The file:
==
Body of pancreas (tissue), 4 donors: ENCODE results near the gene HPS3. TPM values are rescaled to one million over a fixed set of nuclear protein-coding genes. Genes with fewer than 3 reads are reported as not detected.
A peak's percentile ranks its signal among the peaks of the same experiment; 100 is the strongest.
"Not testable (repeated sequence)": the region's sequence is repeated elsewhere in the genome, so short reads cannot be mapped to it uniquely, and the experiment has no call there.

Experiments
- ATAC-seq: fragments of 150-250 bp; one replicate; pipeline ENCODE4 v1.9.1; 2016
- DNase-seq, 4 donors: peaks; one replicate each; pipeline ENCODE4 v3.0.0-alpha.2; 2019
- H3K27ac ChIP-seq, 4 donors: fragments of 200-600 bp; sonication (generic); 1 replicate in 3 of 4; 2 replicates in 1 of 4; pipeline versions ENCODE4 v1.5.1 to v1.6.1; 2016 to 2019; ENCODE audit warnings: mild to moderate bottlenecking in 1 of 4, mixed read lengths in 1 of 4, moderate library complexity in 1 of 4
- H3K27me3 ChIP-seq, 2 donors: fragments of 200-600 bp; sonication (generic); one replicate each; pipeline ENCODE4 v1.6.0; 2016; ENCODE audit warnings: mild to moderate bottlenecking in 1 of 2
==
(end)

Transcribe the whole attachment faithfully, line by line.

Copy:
Body of pancreas (tissue), 4 donors: ENCODE results near the gene HPS3. TPM values are rescaled to one million over a fixed set of nuclear protein-coding genes. Genes with fewer than 3 reads are reported as not detected.
A peak's percentile ranks its signal among the peaks of the same experiment; 100 is the strongest.
"Not testable (repeated sequence)": the region's sequence is repeated elsewhere in the genome, so short reads cannot be mapped to it uniquely, and the experiment has no call there.

Experiments
- ATAC-seq: fragments of 150-250 bp; one replicate; pipeline ENCODE4 v1.9.1; 2016
- DNase-seq, 4 donors: peaks; one replicate each; pipeline ENCODE4 v3.0.0-alpha.2; 2019
- H3K27ac ChIP-seq, 4 donors: fragments of 200-600 bp; sonication (generic); 1 replicate in 3 of 4; 2 replicates in 1 of 4; pipeline versions ENCODE4 v1.5.1 to v1.6.1; 2016 to 2019; ENCODE audit warnings: mild to moderate bottlenecking in 1 of 4, mixed read lengths in 1 of 4, moderate library complexity in 1 of 4
- H3K27me3 ChIP-seq, 2 donors: fragments of 200-600 bp; sonication (generic); one replicate each; pipeline ENCODE4 v1.6.0; 2016; ENCODE audit warnings: mild to moderate bottlenecking in 1 of 2